Suicide is the third leading cause of death for 15-24 year olds in the United States of America. Suicide ideation involves having desirability or thoughts of harming or killing oneself. This generally precedes suicide attempts and completions. Any consideration of suicide ideation must be made within the context of culture, and its associated aspects such as gender, since these create a world view that influences all aspects of life. The purpose of this study was to describe and compare cultural and gender differences in suicide ideation in a sample of 140 participants attending a Seventh-day Adventist University in Southeast Tennessee. Specifically, cultural differences in responsibility to family and moral objections in participants representing individualistic and collectivistic cultures were examined. Participants completed the 97 item Life Experience Scale. Although men had higher suicide ideation scores than women, there was no statistical significance in this minor difference, the results are inconclusive. In addition, there are slight cultural differences in family responsibility and moral objections that are inconclusive. Possible reasons for these findings and an agenda for research are discussed.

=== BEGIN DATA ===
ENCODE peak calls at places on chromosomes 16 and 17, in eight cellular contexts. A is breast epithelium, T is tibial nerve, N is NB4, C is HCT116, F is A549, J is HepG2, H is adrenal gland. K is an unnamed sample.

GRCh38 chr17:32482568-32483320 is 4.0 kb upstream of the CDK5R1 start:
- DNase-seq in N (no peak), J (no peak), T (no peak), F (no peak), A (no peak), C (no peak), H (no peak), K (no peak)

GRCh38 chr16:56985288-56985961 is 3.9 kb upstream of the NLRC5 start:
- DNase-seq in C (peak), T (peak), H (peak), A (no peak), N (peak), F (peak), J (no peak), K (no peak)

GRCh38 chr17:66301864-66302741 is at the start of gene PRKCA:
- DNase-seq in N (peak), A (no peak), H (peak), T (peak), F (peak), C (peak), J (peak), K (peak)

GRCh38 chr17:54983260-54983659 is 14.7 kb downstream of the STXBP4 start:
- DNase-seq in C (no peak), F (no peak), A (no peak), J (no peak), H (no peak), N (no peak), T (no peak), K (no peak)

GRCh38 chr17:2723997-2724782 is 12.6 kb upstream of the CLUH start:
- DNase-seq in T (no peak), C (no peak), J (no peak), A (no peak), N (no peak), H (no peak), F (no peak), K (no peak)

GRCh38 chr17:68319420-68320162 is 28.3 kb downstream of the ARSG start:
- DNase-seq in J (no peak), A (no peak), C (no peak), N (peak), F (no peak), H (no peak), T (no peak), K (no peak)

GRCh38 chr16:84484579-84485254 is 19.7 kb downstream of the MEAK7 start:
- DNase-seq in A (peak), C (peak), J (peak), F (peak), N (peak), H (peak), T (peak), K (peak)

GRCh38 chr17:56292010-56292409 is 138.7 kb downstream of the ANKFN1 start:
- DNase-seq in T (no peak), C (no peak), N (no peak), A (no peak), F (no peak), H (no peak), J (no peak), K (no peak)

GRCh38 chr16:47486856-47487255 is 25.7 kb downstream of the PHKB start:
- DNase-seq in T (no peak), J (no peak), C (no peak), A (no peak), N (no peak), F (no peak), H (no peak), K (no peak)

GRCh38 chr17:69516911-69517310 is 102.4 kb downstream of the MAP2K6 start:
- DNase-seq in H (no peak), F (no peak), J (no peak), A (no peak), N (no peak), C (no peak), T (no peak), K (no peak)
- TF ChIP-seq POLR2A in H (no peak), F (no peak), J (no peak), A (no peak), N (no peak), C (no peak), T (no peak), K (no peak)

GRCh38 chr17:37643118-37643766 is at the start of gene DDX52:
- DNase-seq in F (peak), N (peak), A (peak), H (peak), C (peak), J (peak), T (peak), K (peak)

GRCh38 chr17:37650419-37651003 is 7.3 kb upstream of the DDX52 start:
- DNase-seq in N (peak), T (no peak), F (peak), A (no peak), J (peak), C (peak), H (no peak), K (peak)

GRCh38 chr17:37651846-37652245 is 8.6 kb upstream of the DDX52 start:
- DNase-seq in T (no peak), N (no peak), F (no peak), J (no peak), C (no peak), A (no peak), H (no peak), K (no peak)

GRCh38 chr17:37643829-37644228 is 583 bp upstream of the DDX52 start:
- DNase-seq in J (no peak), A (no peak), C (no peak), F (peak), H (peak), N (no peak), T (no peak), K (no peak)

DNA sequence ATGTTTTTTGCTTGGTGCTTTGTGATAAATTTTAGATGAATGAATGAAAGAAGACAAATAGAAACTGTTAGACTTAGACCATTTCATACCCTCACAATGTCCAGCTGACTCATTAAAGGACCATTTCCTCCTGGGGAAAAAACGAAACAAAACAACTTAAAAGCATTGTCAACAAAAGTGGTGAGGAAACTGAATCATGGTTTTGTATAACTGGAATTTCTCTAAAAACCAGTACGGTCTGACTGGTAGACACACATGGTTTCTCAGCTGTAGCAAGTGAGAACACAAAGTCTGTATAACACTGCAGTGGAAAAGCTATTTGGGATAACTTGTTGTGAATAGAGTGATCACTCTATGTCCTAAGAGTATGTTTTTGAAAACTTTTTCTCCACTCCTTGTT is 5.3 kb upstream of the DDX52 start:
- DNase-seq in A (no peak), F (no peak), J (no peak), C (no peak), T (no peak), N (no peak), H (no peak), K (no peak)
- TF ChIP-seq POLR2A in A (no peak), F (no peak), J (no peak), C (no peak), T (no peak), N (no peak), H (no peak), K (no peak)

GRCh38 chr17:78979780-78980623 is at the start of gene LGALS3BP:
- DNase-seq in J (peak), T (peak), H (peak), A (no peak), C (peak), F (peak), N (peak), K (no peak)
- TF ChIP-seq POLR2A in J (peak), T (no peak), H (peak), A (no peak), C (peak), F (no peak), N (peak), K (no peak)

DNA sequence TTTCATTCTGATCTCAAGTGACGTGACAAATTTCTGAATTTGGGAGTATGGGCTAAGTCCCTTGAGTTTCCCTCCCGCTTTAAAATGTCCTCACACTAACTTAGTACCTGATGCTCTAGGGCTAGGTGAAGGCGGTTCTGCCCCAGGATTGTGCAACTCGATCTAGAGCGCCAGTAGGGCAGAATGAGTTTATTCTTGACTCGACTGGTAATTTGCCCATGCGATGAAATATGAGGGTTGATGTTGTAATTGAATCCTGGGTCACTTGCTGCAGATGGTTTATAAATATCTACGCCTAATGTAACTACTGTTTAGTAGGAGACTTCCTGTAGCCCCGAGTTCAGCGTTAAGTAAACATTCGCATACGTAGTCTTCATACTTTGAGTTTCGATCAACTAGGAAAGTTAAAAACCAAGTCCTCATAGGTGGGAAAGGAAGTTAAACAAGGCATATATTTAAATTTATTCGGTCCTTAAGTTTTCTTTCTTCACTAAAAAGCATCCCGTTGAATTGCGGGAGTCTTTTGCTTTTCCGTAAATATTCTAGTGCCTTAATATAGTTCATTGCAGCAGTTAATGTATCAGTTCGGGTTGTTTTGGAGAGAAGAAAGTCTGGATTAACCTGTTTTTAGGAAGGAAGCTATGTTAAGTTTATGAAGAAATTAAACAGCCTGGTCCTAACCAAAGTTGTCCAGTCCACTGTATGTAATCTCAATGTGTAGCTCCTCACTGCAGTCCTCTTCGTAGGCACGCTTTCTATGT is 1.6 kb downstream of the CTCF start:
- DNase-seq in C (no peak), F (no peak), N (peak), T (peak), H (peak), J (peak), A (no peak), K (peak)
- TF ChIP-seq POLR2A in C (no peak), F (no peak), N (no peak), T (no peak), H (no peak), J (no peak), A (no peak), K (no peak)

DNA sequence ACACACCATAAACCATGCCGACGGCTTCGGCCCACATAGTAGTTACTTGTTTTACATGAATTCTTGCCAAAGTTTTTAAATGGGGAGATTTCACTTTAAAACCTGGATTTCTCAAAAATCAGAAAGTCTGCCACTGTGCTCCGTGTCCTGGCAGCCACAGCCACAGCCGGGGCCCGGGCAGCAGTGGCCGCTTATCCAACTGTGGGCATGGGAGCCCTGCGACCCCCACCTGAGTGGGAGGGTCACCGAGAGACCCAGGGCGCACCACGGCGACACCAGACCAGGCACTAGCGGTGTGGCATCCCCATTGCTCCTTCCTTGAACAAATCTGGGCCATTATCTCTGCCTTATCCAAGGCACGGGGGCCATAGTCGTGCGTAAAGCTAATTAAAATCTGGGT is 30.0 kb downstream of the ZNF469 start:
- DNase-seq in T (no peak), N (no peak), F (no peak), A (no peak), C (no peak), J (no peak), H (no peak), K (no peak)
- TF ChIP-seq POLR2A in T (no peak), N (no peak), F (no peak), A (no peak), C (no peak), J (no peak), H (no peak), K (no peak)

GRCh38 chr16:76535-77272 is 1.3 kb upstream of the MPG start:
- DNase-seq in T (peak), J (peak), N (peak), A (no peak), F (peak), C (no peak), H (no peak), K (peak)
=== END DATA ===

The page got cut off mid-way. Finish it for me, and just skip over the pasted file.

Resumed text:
Keywords: suicide ideation, collectivistic, individualistic, culture, Seventh-day Adventists